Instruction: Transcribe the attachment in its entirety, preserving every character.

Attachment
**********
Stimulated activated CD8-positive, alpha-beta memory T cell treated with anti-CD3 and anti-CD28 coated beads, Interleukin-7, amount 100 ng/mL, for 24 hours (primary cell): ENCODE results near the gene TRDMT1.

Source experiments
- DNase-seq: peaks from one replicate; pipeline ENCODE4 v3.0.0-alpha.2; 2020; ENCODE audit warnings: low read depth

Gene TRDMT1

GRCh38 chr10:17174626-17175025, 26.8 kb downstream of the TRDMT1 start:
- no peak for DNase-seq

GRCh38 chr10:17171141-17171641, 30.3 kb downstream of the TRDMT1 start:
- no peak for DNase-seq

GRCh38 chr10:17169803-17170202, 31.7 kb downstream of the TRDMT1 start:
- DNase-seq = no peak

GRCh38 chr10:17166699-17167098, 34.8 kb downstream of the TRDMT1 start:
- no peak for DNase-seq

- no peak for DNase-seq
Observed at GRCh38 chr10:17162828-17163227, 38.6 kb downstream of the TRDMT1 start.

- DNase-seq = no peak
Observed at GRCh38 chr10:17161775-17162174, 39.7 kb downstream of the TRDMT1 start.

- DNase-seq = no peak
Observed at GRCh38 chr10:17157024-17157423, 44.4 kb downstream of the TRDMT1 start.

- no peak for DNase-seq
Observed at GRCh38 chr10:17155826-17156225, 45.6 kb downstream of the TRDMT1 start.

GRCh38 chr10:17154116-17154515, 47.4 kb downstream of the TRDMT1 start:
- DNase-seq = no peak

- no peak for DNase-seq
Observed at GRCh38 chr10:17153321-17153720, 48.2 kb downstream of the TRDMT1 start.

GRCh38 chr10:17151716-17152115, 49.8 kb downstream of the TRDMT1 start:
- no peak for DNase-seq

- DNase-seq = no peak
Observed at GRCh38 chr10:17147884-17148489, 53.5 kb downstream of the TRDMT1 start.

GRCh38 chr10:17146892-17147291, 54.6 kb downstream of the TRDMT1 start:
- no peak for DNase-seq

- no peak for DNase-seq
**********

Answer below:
Stimulated activated CD8-positive, alpha-beta memory T cell treated with anti-CD3 and anti-CD28 coated beads, Interleukin-7, amount 100 ng/mL, for 24 hours (primary cell): ENCODE results near the gene TRDMT1.

Source experiments
- DNase-seq: peaks from one replicate; pipeline ENCODE4 v3.0.0-alpha.2; 2020; ENCODE audit warnings: low read depth

Gene TRDMT1

GRCh38 chr10:17174626-17175025, 26.8 kb downstream of the TRDMT1 start:
- no peak for DNase-seq

GRCh38 chr10:17171141-17171641, 30.3 kb downstream of the TRDMT1 start:
- no peak for DNase-seq

GRCh38 chr10:17169803-17170202, 31.7 kb downstream of the TRDMT1 start:
- DNase-seq = no peak

GRCh38 chr10:17166699-17167098, 34.8 kb downstream of the TRDMT1 start:
- no peak for DNase-seq

- no peak for DNase-seq
Observed at GRCh38 chr10:17162828-17163227, 38.6 kb downstream of the TRDMT1 start.

- DNase-seq = no peak
Observed at GRCh38 chr10:17161775-17162174, 39.7 kb downstream of the TRDMT1 start.

- DNase-seq = no peak
Observed at GRCh38 chr10:17157024-17157423, 44.4 kb downstream of the TRDMT1 start.

- no peak for DNase-seq
Observed at GRCh38 chr10:17155826-17156225, 45.6 kb downstream of the TRDMT1 start.

GRCh38 chr10:17154116-17154515, 47.4 kb downstream of the TRDMT1 start:
- DNase-seq = no peak

- no peak for DNase-seq
Observed at GRCh38 chr10:17153321-17153720, 48.2 kb downstream of the TRDMT1 start.

GRCh38 chr10:17151716-17152115, 49.8 kb downstream of the TRDMT1 start:
- no peak for DNase-seq

- DNase-seq = no peak
Observed at GRCh38 chr10:17147884-17148489, 53.5 kb downstream of the TRDMT1 start.

GRCh38 chr10:17146892-17147291, 54.6 kb downstream of the TRDMT1 start:
- no peak for DNase-seq

- no peak for DNase-seq